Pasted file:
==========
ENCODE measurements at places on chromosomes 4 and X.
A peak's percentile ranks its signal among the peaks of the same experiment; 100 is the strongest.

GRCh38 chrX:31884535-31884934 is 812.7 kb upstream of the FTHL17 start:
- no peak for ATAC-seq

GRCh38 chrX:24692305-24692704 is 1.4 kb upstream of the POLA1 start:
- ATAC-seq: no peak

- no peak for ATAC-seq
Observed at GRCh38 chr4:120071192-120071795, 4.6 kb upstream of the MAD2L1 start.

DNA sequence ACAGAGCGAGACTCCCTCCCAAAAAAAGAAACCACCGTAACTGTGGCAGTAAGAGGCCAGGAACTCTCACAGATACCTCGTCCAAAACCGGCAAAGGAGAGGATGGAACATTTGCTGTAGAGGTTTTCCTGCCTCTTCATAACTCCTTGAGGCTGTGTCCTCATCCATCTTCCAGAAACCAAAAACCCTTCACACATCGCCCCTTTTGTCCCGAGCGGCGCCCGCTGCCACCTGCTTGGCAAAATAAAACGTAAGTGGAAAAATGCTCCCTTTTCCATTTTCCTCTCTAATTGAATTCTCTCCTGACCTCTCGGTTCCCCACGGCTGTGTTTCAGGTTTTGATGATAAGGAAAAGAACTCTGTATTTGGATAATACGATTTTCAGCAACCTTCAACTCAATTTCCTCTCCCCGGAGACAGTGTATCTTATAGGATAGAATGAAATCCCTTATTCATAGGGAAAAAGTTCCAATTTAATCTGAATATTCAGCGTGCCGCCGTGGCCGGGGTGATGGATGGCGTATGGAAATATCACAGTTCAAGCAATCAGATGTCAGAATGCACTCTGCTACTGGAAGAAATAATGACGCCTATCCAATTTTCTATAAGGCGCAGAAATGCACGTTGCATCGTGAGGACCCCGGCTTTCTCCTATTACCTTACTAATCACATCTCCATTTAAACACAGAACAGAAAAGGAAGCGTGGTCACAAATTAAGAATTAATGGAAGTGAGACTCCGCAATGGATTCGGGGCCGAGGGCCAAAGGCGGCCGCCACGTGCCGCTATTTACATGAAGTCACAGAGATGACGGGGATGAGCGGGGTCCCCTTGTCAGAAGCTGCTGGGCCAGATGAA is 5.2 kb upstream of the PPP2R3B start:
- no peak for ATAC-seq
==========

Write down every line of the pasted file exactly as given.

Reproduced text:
ENCODE measurements at places on chromosomes 4 and X.
A peak's percentile ranks its signal among the peaks of the same experiment; 100 is the strongest.

GRCh38 chrX:31884535-31884934 is 812.7 kb upstream of the FTHL17 start:
- no peak for ATAC-seq

GRCh38 chrX:24692305-24692704 is 1.4 kb upstream of the POLA1 start:
- ATAC-seq: no peak

- no peak for ATAC-seq
Observed at GRCh38 chr4:120071192-120071795, 4.6 kb upstream of the MAD2L1 start.

DNA sequence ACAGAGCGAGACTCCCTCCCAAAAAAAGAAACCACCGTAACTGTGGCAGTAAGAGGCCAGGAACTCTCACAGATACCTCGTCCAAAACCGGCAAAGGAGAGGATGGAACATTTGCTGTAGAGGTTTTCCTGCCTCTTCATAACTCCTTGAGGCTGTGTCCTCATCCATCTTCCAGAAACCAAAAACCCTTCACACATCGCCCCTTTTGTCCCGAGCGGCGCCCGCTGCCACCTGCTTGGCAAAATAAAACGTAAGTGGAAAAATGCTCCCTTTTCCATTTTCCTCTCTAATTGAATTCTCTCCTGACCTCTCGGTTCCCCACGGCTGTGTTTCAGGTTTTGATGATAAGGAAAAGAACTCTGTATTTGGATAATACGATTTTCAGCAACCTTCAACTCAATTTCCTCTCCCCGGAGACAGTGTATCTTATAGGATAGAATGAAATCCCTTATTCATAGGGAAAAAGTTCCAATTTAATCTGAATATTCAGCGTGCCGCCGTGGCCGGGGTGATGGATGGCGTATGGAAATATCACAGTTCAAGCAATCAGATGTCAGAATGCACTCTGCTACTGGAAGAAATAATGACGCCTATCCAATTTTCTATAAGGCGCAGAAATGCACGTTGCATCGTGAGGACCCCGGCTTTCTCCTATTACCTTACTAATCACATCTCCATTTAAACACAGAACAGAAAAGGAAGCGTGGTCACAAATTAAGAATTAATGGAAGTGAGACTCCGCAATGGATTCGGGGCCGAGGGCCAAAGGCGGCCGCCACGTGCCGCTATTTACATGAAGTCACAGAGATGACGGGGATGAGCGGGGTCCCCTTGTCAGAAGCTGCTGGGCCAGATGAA is 5.2 kb upstream of the PPP2R3B start:
- no peak for ATAC-seq